Gerry is from Mumbai, India. He is a cradle Catholic, but he and his family were not fully practicing their faith before an encounter with FMC. While they were on a vacation, they just happened to find out that Family Missions Company would be having a retreat, and decide to attend. It was a life-changing conversion experience. Gerry’s family eventually discerned a call to join FMC, and traveled to the FMC headquarters in Louisiana to receive formation.
Family Missions Company
Frank and Genie Summers founded FMC in 1995, drawing on their own experience as family missionaries. In the early 80’s, they had been living a materially successful but secular lifestyle, and their marriage was falling apart. After a conversion experience, they dedicated their lives to serving the poor and preaching the Gospel. For the next decade, they served as lay missionaries around the world. When the returned to the USA, they felt called to found FMC to train other families. They saw it as meeting a need, since there was a lack of resources for Catholic mission families. Today, there are around 300 FMC missionaries stationed around the world.
FMC was deeply influenced by the Charismatic renewal. Missionaries try to remain open to the guidance of the Holy Spirit. They focus on discipleship, on helping others to enter into a personal relationship with Jesus. The organization also emphasizes voluntary poverty and trust in God.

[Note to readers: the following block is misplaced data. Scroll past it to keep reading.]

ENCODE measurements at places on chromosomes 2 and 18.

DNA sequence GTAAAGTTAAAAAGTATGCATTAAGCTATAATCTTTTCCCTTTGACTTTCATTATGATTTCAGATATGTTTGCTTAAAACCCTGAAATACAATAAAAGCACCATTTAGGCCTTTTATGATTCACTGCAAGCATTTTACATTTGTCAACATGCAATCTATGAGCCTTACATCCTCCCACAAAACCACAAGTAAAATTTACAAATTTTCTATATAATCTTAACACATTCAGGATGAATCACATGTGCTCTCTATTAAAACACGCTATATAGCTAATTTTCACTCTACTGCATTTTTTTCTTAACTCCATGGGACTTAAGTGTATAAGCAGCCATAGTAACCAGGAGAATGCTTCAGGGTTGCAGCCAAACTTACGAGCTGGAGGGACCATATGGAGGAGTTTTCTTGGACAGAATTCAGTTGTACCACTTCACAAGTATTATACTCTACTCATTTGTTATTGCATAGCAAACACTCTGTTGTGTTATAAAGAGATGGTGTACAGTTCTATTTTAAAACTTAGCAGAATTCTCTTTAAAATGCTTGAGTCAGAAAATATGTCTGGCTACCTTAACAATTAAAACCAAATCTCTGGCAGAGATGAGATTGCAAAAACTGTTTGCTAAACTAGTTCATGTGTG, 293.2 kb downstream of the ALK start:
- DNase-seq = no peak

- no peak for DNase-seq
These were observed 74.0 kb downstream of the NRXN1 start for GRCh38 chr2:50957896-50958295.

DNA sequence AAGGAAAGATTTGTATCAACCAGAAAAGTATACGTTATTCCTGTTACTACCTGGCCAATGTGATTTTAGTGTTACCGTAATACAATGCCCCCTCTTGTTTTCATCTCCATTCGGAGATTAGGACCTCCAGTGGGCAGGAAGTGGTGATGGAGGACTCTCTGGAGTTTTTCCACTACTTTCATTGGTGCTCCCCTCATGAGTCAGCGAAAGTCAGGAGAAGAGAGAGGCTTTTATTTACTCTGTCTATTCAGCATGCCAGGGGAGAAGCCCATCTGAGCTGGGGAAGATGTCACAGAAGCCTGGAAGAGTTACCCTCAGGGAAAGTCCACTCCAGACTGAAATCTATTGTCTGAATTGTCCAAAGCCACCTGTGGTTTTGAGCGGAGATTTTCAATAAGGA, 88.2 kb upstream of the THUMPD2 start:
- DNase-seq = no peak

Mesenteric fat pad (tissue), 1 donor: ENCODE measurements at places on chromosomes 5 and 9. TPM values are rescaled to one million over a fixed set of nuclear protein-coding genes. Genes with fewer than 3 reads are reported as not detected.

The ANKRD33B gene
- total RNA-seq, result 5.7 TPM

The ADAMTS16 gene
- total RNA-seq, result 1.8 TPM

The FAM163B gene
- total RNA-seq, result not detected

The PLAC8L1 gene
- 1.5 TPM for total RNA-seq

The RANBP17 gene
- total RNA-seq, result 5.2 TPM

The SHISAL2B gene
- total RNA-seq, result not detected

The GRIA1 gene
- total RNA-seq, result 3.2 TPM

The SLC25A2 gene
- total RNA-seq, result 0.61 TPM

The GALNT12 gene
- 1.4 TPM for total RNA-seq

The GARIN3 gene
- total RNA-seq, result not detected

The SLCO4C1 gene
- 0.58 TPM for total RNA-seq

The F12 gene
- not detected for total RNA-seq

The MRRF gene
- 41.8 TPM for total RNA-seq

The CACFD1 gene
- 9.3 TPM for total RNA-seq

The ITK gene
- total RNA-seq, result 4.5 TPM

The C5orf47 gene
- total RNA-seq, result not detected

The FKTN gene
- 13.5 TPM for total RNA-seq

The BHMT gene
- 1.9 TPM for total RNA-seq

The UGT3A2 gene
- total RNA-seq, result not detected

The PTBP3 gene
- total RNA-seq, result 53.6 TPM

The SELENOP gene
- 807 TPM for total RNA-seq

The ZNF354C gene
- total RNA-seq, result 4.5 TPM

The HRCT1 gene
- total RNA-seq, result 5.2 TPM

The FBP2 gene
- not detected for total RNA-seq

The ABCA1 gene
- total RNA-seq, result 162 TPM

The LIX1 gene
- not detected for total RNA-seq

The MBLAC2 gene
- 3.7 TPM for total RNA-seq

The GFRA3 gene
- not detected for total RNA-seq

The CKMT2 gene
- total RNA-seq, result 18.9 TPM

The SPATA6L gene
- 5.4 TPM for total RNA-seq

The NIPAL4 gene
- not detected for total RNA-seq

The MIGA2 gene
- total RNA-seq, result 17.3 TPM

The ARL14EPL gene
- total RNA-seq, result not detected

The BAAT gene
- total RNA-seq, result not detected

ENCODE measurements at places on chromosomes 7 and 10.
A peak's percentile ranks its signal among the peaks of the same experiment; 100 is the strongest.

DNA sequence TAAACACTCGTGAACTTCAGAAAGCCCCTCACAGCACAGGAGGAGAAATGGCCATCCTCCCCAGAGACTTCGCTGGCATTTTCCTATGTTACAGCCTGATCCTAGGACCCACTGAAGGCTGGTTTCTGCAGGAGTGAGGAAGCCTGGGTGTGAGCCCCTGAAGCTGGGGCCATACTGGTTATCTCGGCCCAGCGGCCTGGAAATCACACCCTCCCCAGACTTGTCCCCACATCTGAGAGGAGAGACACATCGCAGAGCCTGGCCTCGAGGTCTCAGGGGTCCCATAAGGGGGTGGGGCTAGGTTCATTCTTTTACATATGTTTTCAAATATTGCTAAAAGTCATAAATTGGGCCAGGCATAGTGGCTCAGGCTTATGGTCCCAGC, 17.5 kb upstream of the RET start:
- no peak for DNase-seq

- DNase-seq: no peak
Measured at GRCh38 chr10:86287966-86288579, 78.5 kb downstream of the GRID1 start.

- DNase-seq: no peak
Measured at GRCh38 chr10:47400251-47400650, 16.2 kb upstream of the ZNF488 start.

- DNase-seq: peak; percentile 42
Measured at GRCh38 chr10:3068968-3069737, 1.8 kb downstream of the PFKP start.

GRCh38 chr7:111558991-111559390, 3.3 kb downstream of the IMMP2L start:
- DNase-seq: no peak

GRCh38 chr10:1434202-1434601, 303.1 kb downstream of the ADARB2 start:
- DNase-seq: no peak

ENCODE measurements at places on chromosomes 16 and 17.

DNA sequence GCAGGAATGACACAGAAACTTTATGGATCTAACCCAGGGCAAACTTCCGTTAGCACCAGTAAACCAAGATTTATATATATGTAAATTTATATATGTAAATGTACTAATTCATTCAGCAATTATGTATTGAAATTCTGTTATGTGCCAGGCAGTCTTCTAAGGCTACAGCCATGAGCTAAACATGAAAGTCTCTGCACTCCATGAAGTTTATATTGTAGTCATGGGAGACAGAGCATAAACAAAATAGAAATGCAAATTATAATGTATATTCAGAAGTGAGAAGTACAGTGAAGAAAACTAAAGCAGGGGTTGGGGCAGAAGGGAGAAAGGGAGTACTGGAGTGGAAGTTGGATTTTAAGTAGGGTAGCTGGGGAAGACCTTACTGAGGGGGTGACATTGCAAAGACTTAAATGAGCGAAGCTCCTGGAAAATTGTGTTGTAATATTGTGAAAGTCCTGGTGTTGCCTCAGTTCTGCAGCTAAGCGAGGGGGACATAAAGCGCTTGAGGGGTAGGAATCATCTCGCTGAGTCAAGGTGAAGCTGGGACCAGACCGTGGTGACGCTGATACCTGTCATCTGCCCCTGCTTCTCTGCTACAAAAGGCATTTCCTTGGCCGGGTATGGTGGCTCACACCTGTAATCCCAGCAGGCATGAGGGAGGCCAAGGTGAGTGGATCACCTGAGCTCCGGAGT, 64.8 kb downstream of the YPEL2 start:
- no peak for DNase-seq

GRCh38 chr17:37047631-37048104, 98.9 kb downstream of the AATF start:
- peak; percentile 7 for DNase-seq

Gerry Martins took a course through the Alleluia Community’s Spiritual Direction School. Later, he returned to work with the Alleluia Community to start a campus of Encounter School of Ministry. Encounter Ministry aims to bring people’s charisms alive.
We interviewed the Alleluia Community in an earlier podcast episode. In this episode, Gerry mentioned that the community is really good at welcoming and integrating newcomers. Some communities can become cliquish and closed to new members; others simply fail to adequately integrate new members. The Alleluia Community, in contrast, has an intentional structure designed to make new members feel at home.
We discussed the value of voluntary poverty in following the Lord. Gerry pointed out that we shouldn’t be “thing-centered”. Voluntary poverty also helps us to trust God and other people.
One of the problems the Church faces to day is that there is nothing to bring people “into”. It is difficult to make converts without a welcoming community. As a community, we need to share our relationship with Jesus.